Know-how, ability, and the ability hypothesis

Theoria 67 (3):229-39 (2001)
David Lewis and Laurence Nemirow claim that knowing what an experience is like is knowing-how, not knowing-that. They identify this know-how with the abilities to remember, imagine, and recognize experiences, and Lewis labels their view ‘the Ability Hypothesis’. The Ability Hypothesis has intrinsic interest. But Lewis and Nemirow devised it specifically to block certain anti-physicalist arguments due to Thomas Nagel and Frank Jackson . Does it?
Keywords Ability  Experience  Hypothesis  Knowing How  Metaphysics  Physicalism  Chomsky, N  Lewis, D  Nemirow, L
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DOI 10.1111/j.1755-2567.2001.tb00205.x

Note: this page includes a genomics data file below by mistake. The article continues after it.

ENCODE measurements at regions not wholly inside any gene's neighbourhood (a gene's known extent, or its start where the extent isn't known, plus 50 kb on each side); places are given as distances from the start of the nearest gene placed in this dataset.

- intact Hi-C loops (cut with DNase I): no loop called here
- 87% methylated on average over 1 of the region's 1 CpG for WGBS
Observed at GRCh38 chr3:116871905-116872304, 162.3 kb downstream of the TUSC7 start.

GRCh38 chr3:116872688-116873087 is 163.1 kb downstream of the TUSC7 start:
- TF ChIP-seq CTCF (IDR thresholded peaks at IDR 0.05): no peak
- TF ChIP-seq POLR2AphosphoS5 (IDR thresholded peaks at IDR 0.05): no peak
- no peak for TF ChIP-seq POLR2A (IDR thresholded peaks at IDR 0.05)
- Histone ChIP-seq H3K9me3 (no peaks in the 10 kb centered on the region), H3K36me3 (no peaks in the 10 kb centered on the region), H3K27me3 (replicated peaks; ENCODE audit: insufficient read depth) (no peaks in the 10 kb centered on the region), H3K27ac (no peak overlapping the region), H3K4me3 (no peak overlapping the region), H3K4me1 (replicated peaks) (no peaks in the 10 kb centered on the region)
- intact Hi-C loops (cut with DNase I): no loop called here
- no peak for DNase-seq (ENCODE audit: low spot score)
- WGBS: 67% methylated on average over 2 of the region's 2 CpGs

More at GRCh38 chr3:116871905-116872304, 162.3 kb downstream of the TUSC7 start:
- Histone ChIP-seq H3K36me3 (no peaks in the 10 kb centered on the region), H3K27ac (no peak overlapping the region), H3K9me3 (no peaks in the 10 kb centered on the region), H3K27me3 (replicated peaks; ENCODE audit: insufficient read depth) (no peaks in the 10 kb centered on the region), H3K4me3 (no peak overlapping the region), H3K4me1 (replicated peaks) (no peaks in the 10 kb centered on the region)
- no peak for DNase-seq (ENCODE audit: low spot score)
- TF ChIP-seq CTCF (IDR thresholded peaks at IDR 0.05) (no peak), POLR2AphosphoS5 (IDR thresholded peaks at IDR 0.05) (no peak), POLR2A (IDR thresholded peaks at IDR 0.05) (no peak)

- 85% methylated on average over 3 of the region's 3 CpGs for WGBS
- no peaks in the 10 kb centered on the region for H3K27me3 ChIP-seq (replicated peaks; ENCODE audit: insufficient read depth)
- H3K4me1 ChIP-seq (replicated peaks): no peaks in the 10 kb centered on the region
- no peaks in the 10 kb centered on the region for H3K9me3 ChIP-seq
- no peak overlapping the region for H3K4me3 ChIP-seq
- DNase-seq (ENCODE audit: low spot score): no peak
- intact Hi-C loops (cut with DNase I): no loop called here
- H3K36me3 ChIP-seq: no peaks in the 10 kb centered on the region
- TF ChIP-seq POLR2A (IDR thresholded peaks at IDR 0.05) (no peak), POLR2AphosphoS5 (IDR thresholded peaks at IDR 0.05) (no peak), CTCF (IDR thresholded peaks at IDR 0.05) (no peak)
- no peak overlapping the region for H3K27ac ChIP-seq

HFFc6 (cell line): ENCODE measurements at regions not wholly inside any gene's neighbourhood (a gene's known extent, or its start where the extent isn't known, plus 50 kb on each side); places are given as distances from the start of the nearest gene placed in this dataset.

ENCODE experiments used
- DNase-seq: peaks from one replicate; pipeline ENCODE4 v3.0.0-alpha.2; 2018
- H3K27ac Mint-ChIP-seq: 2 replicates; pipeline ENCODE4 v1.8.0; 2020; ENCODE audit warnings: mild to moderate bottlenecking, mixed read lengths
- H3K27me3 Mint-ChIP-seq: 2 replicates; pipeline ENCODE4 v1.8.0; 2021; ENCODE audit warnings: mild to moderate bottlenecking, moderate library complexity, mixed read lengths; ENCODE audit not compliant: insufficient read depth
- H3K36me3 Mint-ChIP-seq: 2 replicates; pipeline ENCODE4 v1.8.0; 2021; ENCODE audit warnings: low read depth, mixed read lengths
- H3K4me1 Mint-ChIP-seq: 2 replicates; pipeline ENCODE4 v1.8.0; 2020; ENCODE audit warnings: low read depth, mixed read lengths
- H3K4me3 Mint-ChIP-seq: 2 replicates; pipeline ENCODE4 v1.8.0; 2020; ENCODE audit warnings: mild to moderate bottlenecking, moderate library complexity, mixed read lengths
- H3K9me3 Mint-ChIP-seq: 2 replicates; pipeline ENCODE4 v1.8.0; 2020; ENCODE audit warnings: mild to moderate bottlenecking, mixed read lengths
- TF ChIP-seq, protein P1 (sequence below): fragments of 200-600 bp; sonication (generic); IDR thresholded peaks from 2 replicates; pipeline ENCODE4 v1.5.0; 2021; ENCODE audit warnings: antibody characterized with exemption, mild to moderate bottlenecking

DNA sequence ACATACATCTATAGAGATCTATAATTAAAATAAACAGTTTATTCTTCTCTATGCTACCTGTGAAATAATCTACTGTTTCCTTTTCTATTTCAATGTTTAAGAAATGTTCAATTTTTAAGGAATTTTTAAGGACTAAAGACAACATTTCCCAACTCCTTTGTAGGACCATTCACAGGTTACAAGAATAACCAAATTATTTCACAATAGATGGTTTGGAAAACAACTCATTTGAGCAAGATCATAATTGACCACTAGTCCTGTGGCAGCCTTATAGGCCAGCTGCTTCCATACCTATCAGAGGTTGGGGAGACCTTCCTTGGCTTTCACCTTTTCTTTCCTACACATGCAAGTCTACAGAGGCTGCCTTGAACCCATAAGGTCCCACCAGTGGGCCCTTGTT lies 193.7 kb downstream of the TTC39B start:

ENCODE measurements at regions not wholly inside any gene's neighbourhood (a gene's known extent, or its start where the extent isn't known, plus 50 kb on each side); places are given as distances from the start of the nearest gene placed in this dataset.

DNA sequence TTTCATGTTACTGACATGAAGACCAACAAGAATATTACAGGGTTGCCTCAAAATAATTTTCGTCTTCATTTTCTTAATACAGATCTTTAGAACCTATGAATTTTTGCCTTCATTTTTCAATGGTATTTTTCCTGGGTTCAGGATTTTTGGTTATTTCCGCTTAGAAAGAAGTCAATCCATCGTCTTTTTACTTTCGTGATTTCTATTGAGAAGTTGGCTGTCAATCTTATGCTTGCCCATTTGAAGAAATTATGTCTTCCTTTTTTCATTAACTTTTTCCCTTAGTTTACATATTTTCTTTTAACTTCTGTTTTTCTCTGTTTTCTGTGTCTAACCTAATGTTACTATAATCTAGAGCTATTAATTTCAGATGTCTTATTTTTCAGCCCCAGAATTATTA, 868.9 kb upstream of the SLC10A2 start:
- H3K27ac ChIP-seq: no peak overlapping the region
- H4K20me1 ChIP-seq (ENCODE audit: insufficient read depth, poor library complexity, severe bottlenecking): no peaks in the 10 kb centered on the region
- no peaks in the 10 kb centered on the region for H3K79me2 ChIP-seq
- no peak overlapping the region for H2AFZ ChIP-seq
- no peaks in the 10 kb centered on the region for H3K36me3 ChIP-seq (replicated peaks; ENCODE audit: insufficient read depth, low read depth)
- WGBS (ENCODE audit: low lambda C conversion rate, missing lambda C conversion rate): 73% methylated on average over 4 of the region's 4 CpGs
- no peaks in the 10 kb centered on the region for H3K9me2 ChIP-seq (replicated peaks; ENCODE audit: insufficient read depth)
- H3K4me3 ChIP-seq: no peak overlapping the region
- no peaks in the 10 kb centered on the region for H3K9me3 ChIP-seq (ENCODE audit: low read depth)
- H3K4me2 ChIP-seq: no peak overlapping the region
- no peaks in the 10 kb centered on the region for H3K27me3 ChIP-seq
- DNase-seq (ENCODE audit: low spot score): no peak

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References found in this work BETA
Thomas Nagel (1974). What is It Like to Be a Bat? Philosophical Review 83 (October):435-50.
Frank Jackson (1982). Epiphenomenal Qualia. Philosophical Quarterly 32 (April):127-136.

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Citations of this work BETA
Jeremy Fantl (2008). Knowing-How and Knowing-That. Philosophy Compass 3 (3):451–470.
Wybo Houkes (2006). Knowledge of Artefact Functions. Studies in History and Philosophy of Science Part A 37 (1):102-113.

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